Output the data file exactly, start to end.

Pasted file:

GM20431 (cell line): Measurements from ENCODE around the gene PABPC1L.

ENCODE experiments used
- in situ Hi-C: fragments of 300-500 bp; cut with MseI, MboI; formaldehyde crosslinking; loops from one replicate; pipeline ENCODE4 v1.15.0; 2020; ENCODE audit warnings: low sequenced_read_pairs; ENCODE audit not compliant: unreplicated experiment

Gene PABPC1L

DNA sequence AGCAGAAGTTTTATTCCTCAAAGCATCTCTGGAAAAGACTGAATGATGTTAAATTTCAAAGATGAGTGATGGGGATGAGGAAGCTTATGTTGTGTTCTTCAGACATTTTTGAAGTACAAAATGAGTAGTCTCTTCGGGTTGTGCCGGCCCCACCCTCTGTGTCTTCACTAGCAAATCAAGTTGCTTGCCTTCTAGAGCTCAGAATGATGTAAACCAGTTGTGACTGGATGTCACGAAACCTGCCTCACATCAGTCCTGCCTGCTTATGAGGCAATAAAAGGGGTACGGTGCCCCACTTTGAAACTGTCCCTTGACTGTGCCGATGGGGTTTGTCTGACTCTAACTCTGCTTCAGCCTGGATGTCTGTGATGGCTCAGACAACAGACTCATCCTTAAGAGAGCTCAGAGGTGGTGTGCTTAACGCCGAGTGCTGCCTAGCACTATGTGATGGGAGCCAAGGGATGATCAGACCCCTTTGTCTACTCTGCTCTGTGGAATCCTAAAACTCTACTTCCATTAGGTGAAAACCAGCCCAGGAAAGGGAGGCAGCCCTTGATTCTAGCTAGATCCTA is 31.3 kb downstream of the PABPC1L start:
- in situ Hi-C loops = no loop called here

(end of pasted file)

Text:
GM20431 (cell line): Measurements from ENCODE around the gene PABPC1L.

ENCODE experiments used
- in situ Hi-C: fragments of 300-500 bp; cut with MseI, MboI; formaldehyde crosslinking; loops from one replicate; pipeline ENCODE4 v1.15.0; 2020; ENCODE audit warnings: low sequenced_read_pairs; ENCODE audit not compliant: unreplicated experiment

Gene PABPC1L

DNA sequence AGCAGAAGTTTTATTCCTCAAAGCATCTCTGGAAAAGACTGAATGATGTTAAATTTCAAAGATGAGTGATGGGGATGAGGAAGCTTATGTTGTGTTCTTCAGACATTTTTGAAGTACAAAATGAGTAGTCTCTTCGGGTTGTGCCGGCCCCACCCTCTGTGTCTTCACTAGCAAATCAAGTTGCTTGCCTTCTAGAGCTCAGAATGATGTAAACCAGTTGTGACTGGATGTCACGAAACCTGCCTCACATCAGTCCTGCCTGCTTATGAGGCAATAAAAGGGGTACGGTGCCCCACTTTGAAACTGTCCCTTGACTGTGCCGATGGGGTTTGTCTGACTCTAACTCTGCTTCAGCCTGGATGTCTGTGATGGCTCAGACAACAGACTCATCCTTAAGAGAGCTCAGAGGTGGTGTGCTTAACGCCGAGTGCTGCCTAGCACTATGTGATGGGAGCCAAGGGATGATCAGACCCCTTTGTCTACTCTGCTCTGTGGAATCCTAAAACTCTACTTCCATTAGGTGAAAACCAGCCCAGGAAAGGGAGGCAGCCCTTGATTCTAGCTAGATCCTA is 31.3 kb downstream of the PABPC1L start:
- in situ Hi-C loops = no loop called here